An expression of concern by the environmental group Greenpeace about the carbon footprint was marred this week by real footprints – in a fragile, and restricted, landscape near the Nazca lines, ancient man-made designs etched in the Peruvian desert.
The Peruvian authorities said activists from the group damaged a patch of desert when they placed a large sign that promoted renewable energy near a set of lines that form the shape of a giant hummingbird.
The sign was meant to draw the attention of world leaders, reporters and others who were in Lima, the Peruvian capital, for a United Nations summit meeting aimed at reaching an agreement to address climate change. The meeting was scheduled to end Friday but negotiations were expected to continue into Saturday.
Greenpeace issued a statement apologizing for the stunt at the archaeological site, about 225 miles south of Lima. Its international executive director, Kumi Naidoo, flew to Lima, but the Peruvian authorities were seething over the episode, which they said had scarred one of the country’s most treasured national symbols.
“We are not ready to accept apologies from anybody,” said Luis Jaime Castillo, the vice minister for cultural heritage. “Let them apologize after they repair the damage.”
He added, however, that repair might not be possible.
Mr. Castillo said that about a dozen activists walked more than a mile through the desert to place the sign, made up of large yellow letters, near the hummingbird, one of the archaeological site’s best known figures. Entry to the area is forbidden.
The lines, etched into the desert more than 1,000 years ago by an ancient culture known today as the Nazca, form enormous figures spanning hundreds of feet, including birds and other animals, plants and geometric shapes. Their purpose remains a mystery but they are believed to have had a ceremonial use.
Mr. Castillo said that the desert around the lines is made up of white sand capped by a darker rocky layer. By walking through the desert, he said, the interlopers disturbed the upper layer, exposing the lighter sand below.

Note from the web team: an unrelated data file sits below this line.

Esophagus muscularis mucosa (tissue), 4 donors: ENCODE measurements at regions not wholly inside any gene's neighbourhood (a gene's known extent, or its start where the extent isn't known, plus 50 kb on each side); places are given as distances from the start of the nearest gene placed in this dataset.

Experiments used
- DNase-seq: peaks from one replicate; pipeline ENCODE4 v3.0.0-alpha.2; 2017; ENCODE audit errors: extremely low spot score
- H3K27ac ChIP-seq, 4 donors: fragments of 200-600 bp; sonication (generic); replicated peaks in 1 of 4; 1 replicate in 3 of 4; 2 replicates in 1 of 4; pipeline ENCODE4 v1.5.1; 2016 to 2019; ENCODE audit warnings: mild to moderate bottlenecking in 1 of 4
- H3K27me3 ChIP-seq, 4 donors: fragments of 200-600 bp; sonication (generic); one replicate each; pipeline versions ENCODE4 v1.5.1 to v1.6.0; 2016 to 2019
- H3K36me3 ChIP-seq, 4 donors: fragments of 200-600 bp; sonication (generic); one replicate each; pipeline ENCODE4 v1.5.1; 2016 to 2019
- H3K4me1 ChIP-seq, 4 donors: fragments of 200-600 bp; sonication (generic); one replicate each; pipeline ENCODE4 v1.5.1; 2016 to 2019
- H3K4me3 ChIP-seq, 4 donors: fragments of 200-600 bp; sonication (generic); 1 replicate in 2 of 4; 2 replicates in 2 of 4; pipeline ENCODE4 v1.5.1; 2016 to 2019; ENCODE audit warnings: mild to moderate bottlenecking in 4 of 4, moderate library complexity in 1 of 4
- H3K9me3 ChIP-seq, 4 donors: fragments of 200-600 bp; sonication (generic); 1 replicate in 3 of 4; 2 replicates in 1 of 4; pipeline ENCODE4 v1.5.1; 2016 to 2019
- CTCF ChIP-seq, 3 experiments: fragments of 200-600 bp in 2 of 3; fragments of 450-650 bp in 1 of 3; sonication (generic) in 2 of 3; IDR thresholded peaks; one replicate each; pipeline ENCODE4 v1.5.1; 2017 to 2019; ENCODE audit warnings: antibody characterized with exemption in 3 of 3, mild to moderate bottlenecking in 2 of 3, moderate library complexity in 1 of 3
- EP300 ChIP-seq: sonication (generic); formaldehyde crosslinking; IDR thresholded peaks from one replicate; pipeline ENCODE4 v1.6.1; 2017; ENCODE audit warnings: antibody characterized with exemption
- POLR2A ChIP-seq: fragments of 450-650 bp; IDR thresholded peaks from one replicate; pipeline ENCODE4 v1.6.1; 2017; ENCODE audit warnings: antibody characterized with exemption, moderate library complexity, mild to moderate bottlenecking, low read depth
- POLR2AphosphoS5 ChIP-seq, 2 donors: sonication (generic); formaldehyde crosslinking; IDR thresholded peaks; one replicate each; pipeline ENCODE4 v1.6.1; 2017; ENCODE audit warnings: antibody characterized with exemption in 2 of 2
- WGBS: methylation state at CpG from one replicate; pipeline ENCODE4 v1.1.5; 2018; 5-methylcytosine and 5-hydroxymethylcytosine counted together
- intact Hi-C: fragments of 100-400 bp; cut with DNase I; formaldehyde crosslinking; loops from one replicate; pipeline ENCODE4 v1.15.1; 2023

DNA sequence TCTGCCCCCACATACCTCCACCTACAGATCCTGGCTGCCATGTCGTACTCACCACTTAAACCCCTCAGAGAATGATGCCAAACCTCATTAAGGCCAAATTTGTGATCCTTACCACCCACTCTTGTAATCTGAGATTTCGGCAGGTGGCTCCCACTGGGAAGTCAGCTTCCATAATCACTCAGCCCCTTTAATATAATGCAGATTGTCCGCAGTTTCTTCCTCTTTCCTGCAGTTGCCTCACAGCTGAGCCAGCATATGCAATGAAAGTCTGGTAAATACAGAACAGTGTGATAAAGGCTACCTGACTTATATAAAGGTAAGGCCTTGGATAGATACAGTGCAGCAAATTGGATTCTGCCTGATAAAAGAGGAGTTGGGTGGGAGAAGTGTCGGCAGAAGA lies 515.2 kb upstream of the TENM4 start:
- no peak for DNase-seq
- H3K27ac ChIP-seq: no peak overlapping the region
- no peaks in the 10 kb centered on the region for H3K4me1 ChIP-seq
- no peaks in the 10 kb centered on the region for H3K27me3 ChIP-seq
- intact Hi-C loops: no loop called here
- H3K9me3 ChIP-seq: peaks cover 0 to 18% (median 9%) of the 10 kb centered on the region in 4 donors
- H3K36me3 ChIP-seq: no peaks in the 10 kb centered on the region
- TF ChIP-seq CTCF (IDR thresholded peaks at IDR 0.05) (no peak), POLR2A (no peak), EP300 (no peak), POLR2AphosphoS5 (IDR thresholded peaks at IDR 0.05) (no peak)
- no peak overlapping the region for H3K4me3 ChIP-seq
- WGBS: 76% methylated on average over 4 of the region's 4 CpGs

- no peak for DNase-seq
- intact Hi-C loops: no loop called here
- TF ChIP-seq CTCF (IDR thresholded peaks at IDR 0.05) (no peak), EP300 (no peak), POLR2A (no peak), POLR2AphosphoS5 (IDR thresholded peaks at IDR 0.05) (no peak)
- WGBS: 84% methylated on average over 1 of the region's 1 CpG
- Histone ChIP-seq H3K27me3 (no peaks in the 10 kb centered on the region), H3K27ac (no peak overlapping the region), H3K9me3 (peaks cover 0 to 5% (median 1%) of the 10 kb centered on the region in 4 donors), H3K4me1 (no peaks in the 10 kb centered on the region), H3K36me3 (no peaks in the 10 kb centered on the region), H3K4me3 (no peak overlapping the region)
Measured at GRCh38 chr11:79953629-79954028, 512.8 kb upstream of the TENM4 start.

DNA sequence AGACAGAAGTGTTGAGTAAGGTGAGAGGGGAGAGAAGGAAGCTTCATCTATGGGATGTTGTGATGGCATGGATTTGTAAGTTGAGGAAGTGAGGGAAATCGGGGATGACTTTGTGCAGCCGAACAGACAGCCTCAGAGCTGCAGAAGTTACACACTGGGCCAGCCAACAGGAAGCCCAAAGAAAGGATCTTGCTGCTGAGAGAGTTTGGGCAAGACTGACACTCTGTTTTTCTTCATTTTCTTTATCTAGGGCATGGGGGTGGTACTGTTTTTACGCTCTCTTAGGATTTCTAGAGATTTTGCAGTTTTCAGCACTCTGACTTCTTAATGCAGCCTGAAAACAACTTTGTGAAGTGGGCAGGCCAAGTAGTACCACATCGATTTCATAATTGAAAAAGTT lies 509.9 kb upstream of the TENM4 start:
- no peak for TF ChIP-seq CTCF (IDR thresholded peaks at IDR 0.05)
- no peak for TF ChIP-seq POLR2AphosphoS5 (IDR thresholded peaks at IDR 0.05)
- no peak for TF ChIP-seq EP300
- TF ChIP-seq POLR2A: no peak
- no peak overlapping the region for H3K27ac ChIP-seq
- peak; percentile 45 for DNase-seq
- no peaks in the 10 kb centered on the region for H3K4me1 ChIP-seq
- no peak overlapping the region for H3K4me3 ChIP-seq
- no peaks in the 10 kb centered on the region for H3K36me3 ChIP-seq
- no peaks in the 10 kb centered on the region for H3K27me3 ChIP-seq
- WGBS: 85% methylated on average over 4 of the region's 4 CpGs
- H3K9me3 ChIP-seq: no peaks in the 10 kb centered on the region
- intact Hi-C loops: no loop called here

“A bad step, a heavy step, what it does is that it marks the ground forever,” he said. “There is no known technique to restore it the way it was.”
He said that the group walked in single file through the desert, meaning that they made a deep track in the ground. Then they spread out in the area where they laid the letters, making many more marks over a wide area.
“The hummingbird was in a pristine area, untouched,” Mr. Castillo said. “Perhaps it was the best figure.”
Mr. Castillo said that the culture ministry had sent out a team with drone aircraft equipped with cameras so that they could evaluate the damage without entering the delicate area.
He said that the harm was both physical and symbolic.
“This stupidity has co-opted part of the identity of our heritage that will now be forever associated with the scandal of Greenpeace,” he said.
The sign, made of cloth letters, said, “Time for change! The future is renewable. Greenpeace.”
A video posted online shows the activists tramping across the desert around dawn, their shoes crunching over the dry ground.
“The impact of climate change is more catastrophic every day,” one of them says to the camera after the sign has been laid out.
In a written statement the group said it was “deeply sorry.”
“We fully understand that this looks bad,” the statement said. “Rather than relay an urgent message of hope and possibility to the leaders gathering at the Lima U.N. climate talks, we came across as careless and crass.”
The group said the stunt took place early Monday and involved activists from Argentina, Austria, Brazil, Chile, Germany and Italy. It said they took the letters with them when they left the area.
The group said it would cooperate with authorities. But on Friday a spokesman in Lima, Mike Townsley, said that the activists involved in the incident had left Peru and that the group had not given their names to government officials.
Annie Leonard, the executive director of Greenpeace in the United States, said the stunt showed “a complete disregard for the culture of Peru and the importance of protecting sacred sites everywhere.” She added, “It is a shame that all of Greenpeace must now bear.”
Andrea Zarate contributed reporting from Lima, Peru.
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